For the Pantanal’s jaguars, fires bring ‘death by a thousand needle wounds’ by Elizabeth Claire Alberts [24 Sep 2020]
– The Pantanal, the world’s largest wetland region, is experiencing catastrophic fires, with current estimates stating that approximately 3.3 million hectares (8.1 million acres), or 22% of the region, have gone up in flames.
– There are approximately 2,000 jaguars living in the Pantanal’s jaguar corridor, and conservationists estimate that about 600 jaguars have had their habitat impacted by the fires, as well as many injured or killed.
– Jaguars are having trouble escaping the situation due to the fires burning underground, which makes them difficult to visually detect.
– While it’s not entirely clear how the fires will affect jaguar populations into the future, the fires could lead to food insecurity issues and genetic instability, according to experts.
Bailique: Why these islands in the Amazon Delta are falling into pieces by Luís Patriani (text) and Mauricio de Paiva (photos) [24 Sep 2020]
– Erosion on the shores of the Bailique Archipelago, at the mouth of the Amazon River, has destroyed homes, schools and electricity infrastructure.
– Without power, this community of fishers and certified sustainable açaí harvesters cannot keep their products refrigerated.
– Researchers attribute the problem to the choking-off of the Araguari River, located just north of the archipelago and previously known for its tidal bore, when the tide pushed the water upstream, creating dramatic waves.
– The tidal bore ended in 2013 as the flow of the Araguari was constricted by three hydropower dams built upstream and two canals bleeding its water into the Amazon Basin, allowing the sea to advance over the islands.
New tool alerts ships when whales are near. But will they slow down? by Claudia Geib [23 Sep 2020]
– In 2018 and 2019 there were a record 27 documented whale-ship collisions off the coast of California, although the actual number is likely to be much higher.
– To reduce the number of deadly collisions, the Benioff Ocean Initiative launched Whale Safe on Sept. 17.
– The new mapping and analysis tool alerts mariners when whales are likely present in the busy Santa Barbara Channel near Los Angeles, drawing on data from an acoustic monitoring buoy, on-the-water sighting reports, and computer modeling.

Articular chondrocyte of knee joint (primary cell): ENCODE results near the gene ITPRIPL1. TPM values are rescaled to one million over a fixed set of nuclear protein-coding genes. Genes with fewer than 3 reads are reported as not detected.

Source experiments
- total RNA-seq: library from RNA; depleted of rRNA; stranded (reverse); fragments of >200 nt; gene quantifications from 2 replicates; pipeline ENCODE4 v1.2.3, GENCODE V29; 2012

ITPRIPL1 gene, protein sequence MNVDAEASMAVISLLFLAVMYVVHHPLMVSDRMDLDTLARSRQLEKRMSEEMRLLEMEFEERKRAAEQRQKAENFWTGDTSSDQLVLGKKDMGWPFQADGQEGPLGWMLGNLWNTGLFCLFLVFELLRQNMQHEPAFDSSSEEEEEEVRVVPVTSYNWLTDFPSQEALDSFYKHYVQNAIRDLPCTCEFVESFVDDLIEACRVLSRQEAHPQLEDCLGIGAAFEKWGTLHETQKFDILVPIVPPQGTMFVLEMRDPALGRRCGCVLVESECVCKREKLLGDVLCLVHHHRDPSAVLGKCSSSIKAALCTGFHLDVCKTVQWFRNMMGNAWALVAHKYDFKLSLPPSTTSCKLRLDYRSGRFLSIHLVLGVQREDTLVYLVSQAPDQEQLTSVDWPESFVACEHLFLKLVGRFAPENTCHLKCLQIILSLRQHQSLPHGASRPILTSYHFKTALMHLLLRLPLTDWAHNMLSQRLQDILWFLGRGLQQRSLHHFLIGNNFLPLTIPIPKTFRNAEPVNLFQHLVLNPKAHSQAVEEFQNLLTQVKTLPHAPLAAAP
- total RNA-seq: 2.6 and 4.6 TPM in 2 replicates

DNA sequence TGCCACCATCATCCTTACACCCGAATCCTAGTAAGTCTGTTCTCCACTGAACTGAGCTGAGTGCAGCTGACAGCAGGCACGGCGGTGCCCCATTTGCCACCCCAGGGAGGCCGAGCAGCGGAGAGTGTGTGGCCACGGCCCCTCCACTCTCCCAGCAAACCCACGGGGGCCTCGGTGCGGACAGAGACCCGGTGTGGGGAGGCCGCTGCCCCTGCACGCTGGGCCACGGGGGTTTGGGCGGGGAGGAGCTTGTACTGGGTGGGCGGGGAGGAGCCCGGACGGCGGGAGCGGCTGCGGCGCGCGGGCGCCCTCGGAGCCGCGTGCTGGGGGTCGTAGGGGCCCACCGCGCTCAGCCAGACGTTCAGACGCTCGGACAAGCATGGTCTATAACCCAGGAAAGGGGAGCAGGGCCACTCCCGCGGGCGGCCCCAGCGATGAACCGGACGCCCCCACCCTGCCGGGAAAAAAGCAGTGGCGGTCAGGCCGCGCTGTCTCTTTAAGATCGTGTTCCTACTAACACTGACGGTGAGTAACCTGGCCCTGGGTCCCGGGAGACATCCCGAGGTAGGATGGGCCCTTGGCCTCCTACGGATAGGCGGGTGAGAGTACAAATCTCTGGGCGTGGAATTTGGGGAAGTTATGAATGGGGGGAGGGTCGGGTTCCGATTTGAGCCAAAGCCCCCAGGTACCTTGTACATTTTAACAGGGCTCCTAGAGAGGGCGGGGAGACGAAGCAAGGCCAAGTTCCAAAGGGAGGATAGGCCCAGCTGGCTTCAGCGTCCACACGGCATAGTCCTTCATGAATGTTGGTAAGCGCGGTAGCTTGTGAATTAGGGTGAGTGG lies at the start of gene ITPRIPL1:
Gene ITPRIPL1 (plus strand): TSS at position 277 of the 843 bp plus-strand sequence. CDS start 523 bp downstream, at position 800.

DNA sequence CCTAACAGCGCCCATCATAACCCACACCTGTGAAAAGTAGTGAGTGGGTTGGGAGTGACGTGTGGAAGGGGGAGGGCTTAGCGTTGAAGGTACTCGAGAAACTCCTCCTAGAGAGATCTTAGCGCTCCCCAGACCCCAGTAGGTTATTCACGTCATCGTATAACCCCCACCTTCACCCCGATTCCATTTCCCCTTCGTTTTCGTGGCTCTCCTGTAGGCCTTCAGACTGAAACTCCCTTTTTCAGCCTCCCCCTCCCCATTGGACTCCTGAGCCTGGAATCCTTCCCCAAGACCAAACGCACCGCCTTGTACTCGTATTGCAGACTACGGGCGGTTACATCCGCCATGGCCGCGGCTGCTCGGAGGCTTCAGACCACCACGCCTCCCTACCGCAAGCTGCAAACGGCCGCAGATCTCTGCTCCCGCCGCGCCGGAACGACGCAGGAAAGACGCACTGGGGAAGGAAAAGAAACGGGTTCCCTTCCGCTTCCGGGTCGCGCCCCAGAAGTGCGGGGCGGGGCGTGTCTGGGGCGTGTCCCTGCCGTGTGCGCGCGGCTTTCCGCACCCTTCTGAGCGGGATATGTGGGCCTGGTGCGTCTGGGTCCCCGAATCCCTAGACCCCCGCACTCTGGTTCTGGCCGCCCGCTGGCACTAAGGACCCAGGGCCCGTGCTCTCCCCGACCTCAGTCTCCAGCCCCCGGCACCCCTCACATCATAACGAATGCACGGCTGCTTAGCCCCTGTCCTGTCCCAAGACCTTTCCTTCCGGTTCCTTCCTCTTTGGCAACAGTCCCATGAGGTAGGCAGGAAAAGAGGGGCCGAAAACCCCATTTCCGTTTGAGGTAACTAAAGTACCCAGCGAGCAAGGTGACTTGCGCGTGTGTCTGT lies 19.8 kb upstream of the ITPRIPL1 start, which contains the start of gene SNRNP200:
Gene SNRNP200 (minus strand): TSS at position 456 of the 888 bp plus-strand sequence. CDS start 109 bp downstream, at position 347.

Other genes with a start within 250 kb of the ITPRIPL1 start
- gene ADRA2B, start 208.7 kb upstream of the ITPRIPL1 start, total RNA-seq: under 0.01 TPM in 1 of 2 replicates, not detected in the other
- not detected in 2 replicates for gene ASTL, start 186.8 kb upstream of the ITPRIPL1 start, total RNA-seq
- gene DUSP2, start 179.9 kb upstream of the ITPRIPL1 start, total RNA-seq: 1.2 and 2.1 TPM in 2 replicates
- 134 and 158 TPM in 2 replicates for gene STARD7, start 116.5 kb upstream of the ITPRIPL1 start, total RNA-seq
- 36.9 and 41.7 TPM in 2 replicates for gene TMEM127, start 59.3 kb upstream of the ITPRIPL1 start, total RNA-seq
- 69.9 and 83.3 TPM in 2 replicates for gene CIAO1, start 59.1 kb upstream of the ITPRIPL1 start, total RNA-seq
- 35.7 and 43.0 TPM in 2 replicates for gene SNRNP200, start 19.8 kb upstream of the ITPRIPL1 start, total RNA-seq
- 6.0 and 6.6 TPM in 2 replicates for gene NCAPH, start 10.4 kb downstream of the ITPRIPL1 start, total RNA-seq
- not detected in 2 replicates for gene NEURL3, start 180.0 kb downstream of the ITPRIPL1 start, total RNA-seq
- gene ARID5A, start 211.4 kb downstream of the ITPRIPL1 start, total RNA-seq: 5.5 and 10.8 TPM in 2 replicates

– If whales are likely nearby, the developers hope large vessels will slow to speeds that are less harmful to whales in a collision. Their decision whether to do so remains voluntary.
Landed by the thousands: Overfished Congo waters put endangered sharks at risk by Sharon Guynup [23 Sep 2020]
– More than 100 commercial trawlers and about 700 smaller boats of the Republic of Congo’s artisanal fleet are putting intense pressure on 42 shark and ray species; all of them on the IUCN red list, according to a new survey by TRAFFIC, an NGO that tracks the global wildlife trade.
– The 150-mile Congo coast makes up a tiny part of Africa’s shoreline, but overfishing is taking a heavy toll. One example: Ten thousand metric tons of hammerheads were reported caught in Congo from 2007 through 2017 — the equivalent weight of 10,000 small cars.
– Republic of Congo is a signatory of the Convention on International Trade in Endangered Species (CITES), but not one CITES-listed shark species is on the country’s endangered species list. A new law aimed at meeting international commitments has been in the works since 2018, but has not been ratified by the Parliament.
– A new international market incentivized shark fishing around 2000, with the arrival of Chinese companies in Congo. The fins are exported illegally to Asia for shark fin soup, but authorities say they have no idea how the shark fins are being smuggled out of the country. Without knowledge of export routes, little can be done to prevent the illegal trade.
Past illegal activity dogs Chinese fleet that fished squid near Galapagos by Michelle Carrere [23 Sep 2020]